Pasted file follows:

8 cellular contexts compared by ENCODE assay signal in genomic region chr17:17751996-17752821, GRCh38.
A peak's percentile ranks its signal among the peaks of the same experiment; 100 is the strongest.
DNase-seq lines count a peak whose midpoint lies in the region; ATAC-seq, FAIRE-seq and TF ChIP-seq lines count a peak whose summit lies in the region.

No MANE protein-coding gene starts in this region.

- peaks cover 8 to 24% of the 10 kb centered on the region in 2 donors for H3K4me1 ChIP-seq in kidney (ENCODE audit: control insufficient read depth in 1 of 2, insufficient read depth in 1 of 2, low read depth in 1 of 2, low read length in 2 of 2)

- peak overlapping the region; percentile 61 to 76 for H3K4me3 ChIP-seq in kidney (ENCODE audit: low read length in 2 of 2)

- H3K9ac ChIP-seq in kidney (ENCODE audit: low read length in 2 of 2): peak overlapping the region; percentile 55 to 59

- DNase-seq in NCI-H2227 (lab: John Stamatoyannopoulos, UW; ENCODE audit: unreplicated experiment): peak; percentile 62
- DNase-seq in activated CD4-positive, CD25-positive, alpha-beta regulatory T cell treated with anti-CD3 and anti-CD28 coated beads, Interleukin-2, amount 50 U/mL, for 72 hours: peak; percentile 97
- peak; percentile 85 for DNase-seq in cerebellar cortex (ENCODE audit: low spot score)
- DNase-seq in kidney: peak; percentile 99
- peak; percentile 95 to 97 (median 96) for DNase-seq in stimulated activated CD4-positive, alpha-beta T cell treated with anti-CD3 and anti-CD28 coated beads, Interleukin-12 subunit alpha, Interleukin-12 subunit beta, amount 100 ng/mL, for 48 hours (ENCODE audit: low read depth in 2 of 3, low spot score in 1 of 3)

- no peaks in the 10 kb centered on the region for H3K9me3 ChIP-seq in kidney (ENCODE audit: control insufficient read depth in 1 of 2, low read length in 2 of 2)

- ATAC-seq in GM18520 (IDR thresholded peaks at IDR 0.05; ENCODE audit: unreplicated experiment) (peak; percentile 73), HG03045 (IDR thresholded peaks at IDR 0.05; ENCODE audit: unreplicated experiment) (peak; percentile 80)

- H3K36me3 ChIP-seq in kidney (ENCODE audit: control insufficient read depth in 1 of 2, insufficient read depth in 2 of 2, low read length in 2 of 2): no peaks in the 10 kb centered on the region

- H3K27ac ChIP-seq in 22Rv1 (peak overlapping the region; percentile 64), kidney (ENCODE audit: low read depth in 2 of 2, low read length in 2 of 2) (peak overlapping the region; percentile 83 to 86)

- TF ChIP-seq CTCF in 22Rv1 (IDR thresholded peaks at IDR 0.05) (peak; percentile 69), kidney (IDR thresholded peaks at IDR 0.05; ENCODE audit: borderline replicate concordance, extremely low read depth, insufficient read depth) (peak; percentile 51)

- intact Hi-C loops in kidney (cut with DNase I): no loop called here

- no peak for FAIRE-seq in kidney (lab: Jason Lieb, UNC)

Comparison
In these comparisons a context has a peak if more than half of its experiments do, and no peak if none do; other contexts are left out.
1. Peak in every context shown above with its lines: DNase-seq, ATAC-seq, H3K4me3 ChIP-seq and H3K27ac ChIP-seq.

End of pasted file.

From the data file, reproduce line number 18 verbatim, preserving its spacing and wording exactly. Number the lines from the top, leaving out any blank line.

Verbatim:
- intact Hi-C loops in kidney (cut with DNase I): no loop called here